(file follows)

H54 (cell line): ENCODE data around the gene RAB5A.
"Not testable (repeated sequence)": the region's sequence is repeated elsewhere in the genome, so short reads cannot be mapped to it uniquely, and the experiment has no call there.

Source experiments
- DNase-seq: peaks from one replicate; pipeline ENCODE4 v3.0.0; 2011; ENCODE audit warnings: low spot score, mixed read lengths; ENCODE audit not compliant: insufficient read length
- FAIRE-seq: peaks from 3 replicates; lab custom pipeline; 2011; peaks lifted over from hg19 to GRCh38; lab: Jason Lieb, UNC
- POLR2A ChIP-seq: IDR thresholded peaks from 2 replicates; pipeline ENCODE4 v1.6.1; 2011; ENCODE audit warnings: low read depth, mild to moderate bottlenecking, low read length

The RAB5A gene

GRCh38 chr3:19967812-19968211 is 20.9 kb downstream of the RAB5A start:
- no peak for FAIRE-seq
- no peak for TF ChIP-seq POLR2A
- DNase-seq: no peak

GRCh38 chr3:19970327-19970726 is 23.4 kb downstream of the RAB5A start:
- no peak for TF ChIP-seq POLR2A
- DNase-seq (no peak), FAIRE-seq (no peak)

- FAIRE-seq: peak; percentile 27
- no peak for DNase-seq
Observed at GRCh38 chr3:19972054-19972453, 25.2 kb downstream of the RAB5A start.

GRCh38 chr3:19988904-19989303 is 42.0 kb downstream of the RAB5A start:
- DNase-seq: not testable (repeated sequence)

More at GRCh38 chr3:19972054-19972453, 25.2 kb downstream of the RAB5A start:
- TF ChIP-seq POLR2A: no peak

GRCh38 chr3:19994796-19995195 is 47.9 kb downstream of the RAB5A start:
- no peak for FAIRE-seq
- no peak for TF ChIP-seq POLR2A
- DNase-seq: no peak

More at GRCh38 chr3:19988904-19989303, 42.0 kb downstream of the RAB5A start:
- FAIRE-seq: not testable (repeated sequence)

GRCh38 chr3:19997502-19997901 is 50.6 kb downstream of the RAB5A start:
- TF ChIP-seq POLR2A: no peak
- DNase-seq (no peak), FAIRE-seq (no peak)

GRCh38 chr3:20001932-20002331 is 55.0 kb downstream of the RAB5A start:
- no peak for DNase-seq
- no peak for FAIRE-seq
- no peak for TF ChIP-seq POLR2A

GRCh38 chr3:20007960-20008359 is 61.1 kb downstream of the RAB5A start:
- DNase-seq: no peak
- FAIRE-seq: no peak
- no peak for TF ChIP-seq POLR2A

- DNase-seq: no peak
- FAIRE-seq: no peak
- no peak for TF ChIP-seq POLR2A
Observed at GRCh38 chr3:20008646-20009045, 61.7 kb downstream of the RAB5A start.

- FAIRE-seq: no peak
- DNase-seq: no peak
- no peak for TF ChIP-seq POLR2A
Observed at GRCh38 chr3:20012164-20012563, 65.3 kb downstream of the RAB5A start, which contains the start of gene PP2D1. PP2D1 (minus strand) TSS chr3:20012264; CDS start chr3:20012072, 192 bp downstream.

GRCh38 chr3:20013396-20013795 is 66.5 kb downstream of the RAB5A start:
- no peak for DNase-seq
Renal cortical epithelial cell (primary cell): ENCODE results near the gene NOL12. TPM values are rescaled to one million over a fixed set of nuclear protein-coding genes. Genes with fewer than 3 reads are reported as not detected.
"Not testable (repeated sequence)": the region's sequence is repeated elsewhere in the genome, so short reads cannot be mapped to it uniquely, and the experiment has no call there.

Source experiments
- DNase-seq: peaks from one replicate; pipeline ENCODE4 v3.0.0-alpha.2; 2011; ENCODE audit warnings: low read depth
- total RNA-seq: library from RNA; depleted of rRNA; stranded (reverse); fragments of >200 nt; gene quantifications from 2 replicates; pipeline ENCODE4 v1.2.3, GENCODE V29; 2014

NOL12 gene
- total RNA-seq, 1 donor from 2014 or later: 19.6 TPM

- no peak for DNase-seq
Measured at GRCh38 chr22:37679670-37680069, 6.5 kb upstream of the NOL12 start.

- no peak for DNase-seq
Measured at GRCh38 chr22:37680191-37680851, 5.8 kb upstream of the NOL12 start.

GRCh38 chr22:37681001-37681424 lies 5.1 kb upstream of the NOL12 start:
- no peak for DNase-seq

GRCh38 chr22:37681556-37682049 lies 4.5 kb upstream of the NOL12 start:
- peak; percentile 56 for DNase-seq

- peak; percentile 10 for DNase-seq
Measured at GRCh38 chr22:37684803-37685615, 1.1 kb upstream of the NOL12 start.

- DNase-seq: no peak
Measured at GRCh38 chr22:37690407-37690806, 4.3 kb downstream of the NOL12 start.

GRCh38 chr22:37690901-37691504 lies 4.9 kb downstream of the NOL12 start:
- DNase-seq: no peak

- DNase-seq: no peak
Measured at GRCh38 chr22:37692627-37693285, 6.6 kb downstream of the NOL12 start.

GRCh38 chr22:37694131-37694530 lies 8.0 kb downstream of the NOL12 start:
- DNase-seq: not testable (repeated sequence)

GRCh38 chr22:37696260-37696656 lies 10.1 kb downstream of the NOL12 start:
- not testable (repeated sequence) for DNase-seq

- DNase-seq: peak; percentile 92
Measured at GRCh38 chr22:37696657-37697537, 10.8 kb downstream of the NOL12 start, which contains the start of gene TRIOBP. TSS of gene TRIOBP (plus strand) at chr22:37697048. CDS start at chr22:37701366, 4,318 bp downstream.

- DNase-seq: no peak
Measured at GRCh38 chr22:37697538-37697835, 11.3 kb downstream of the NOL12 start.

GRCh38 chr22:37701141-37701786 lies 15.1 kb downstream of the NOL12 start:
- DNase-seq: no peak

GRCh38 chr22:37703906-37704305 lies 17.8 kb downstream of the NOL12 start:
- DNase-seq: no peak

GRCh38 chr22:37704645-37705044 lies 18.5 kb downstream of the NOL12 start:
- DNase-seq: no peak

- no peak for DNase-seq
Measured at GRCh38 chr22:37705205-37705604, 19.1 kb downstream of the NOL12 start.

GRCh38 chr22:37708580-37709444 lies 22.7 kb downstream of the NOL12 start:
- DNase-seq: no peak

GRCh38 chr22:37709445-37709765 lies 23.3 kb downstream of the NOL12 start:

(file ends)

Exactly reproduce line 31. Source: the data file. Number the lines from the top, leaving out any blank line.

GRCh38 chr3:20001932-20002331 is 55.0 kb downstream of the RAB5A start: